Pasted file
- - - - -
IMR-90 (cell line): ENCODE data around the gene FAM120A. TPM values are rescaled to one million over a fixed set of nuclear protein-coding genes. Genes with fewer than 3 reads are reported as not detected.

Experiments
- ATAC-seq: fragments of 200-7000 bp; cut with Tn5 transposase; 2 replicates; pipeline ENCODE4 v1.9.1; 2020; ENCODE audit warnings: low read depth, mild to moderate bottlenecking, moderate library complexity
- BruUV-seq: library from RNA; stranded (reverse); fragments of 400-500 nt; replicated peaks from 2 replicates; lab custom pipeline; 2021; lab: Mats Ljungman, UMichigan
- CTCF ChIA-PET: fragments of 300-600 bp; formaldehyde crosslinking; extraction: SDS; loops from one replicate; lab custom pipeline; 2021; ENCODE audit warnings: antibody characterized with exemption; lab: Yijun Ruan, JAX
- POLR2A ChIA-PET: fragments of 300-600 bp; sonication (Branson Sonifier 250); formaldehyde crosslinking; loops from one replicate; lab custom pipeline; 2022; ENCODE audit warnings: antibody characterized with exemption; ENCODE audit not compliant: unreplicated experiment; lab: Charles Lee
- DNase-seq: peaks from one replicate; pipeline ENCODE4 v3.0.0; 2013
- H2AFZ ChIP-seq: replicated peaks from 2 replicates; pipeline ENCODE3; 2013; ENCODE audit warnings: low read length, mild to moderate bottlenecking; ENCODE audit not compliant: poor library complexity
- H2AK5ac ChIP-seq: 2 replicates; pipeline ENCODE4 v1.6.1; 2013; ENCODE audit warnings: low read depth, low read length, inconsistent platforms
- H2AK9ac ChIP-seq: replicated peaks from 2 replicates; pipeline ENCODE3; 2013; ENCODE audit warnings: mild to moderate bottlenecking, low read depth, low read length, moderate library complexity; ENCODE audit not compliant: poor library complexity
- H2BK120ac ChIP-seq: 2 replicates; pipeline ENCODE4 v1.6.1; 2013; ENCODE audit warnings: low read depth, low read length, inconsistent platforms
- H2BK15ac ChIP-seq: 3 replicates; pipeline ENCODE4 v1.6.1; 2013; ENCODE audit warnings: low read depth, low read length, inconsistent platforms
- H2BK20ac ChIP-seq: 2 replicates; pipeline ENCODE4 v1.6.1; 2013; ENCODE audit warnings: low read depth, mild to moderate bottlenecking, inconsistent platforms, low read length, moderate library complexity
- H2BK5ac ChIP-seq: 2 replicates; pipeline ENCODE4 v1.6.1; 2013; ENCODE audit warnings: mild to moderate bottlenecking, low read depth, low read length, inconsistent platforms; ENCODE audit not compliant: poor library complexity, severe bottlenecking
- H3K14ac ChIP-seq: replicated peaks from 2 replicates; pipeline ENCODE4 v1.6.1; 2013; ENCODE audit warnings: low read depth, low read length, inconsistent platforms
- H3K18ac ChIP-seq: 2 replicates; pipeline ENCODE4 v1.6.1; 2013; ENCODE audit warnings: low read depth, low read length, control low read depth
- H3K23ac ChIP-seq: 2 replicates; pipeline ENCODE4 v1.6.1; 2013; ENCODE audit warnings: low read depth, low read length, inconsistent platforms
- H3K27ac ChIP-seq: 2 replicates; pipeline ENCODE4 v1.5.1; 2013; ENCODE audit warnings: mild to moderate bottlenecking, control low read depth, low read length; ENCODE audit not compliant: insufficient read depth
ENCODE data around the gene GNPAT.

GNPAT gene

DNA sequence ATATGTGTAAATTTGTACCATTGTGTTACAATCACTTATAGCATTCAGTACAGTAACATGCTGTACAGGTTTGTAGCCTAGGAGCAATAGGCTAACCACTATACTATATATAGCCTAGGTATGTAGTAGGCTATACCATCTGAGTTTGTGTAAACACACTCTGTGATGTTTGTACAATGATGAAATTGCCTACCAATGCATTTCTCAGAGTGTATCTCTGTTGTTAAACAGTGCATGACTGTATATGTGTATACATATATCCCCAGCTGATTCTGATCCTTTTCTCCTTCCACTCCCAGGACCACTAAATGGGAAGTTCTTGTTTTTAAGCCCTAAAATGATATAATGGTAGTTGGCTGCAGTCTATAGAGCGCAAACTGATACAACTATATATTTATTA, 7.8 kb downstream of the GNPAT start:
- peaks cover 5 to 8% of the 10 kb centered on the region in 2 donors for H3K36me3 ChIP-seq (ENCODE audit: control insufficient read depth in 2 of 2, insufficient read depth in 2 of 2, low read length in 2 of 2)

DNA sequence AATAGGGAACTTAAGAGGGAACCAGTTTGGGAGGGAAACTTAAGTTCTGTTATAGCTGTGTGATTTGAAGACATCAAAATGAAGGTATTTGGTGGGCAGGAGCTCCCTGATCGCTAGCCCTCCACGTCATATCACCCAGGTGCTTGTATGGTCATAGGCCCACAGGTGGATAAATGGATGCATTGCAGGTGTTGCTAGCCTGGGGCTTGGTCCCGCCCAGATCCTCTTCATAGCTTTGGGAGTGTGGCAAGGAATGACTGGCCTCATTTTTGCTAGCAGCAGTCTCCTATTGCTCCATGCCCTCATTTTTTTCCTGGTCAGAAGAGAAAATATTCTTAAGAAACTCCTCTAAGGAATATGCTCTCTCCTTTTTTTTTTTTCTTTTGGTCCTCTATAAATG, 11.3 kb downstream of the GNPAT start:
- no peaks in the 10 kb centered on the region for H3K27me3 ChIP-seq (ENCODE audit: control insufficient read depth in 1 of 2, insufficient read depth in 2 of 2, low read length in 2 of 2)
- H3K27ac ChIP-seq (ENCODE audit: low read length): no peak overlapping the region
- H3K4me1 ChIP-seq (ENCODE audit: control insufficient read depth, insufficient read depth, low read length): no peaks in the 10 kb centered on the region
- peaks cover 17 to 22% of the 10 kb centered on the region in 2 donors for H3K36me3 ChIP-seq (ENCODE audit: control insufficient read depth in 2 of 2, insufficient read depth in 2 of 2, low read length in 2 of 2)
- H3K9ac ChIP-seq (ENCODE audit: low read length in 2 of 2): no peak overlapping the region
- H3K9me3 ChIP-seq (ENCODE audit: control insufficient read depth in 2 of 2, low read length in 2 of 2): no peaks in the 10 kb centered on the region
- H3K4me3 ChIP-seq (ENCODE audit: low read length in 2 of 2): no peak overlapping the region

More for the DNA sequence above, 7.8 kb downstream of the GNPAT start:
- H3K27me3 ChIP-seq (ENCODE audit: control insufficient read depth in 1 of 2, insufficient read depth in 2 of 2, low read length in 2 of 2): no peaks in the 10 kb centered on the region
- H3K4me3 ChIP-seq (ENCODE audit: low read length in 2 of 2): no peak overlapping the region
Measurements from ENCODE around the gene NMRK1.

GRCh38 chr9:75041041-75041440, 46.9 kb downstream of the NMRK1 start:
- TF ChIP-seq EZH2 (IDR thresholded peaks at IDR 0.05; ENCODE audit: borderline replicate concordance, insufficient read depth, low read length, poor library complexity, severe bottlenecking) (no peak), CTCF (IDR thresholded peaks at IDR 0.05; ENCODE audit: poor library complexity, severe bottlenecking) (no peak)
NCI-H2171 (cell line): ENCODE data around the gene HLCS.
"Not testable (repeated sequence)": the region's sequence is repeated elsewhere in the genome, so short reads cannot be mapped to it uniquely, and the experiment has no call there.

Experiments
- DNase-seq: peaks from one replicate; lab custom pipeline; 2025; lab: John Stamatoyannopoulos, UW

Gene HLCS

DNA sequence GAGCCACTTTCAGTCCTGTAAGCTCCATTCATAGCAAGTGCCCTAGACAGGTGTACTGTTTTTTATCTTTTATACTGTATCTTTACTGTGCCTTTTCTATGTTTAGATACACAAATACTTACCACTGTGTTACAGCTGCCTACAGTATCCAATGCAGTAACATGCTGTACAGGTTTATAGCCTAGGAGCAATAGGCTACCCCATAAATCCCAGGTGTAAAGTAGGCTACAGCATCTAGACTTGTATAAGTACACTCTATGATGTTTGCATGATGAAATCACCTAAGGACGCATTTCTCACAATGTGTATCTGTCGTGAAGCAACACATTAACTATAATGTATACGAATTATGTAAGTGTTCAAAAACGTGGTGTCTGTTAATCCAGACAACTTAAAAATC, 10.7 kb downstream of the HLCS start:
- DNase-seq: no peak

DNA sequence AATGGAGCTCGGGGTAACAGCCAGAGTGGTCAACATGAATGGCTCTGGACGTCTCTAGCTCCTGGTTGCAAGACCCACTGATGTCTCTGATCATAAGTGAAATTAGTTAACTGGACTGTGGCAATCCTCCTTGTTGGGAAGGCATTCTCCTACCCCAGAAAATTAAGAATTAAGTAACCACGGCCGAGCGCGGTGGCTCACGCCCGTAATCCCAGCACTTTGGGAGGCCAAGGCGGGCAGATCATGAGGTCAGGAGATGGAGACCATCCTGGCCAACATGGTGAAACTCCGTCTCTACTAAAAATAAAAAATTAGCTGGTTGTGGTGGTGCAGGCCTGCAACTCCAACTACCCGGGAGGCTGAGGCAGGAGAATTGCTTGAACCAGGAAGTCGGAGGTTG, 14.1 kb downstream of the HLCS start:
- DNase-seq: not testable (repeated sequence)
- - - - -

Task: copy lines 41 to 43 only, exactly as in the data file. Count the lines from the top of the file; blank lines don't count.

Gene HLCS

DNA sequence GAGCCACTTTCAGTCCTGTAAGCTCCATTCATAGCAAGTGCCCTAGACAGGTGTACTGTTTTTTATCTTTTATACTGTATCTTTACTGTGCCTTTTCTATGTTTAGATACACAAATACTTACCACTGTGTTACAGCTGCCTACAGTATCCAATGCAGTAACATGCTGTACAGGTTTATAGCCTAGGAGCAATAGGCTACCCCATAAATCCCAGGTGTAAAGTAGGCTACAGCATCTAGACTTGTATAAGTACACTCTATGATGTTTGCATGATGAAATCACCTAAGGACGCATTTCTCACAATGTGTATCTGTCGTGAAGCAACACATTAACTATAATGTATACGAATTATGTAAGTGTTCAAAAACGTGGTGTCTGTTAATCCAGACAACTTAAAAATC, 10.7 kb downstream of the HLCS start:
- DNase-seq: no peak